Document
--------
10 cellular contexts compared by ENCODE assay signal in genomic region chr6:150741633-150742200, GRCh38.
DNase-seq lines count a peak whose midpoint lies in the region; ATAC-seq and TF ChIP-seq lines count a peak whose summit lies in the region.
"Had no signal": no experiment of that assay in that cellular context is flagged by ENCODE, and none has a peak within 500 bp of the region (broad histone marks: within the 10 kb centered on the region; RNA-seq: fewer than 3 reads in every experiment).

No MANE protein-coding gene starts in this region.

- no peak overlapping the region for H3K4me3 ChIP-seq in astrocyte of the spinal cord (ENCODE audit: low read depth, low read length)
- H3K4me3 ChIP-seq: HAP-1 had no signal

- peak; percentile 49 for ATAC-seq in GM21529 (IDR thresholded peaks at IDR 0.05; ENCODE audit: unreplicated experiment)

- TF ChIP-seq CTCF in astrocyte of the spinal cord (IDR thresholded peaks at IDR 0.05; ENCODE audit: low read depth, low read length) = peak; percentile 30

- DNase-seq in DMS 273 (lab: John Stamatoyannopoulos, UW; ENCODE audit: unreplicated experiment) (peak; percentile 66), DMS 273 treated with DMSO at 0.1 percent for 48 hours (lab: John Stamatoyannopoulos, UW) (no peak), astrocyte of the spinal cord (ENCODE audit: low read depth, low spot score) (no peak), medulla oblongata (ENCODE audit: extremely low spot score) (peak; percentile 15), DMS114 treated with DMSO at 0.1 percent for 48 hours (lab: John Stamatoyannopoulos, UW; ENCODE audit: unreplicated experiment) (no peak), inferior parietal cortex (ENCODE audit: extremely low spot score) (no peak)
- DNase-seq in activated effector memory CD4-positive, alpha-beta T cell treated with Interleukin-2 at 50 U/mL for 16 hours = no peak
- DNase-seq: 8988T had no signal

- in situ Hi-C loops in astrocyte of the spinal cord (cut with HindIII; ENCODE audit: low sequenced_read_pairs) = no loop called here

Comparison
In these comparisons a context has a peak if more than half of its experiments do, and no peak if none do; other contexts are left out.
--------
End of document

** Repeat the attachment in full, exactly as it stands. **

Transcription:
10 cellular contexts compared by ENCODE assay signal in genomic region chr6:150741633-150742200, GRCh38.
DNase-seq lines count a peak whose midpoint lies in the region; ATAC-seq and TF ChIP-seq lines count a peak whose summit lies in the region.
"Had no signal": no experiment of that assay in that cellular context is flagged by ENCODE, and none has a peak within 500 bp of the region (broad histone marks: within the 10 kb centered on the region; RNA-seq: fewer than 3 reads in every experiment).

No MANE protein-coding gene starts in this region.

- no peak overlapping the region for H3K4me3 ChIP-seq in astrocyte of the spinal cord (ENCODE audit: low read depth, low read length)
- H3K4me3 ChIP-seq: HAP-1 had no signal

- peak; percentile 49 for ATAC-seq in GM21529 (IDR thresholded peaks at IDR 0.05; ENCODE audit: unreplicated experiment)

- TF ChIP-seq CTCF in astrocyte of the spinal cord (IDR thresholded peaks at IDR 0.05; ENCODE audit: low read depth, low read length) = peak; percentile 30

- DNase-seq in DMS 273 (lab: John Stamatoyannopoulos, UW; ENCODE audit: unreplicated experiment) (peak; percentile 66), DMS 273 treated with DMSO at 0.1 percent for 48 hours (lab: John Stamatoyannopoulos, UW) (no peak), astrocyte of the spinal cord (ENCODE audit: low read depth, low spot score) (no peak), medulla oblongata (ENCODE audit: extremely low spot score) (peak; percentile 15), DMS114 treated with DMSO at 0.1 percent for 48 hours (lab: John Stamatoyannopoulos, UW; ENCODE audit: unreplicated experiment) (no peak), inferior parietal cortex (ENCODE audit: extremely low spot score) (no peak)
- DNase-seq in activated effector memory CD4-positive, alpha-beta T cell treated with Interleukin-2 at 50 U/mL for 16 hours = no peak
- DNase-seq: 8988T had no signal

- in situ Hi-C loops in astrocyte of the spinal cord (cut with HindIII; ENCODE audit: low sequenced_read_pairs) = no loop called here

Comparison
In these comparisons a context has a peak if more than half of its experiments do, and no peak if none do; other contexts are left out.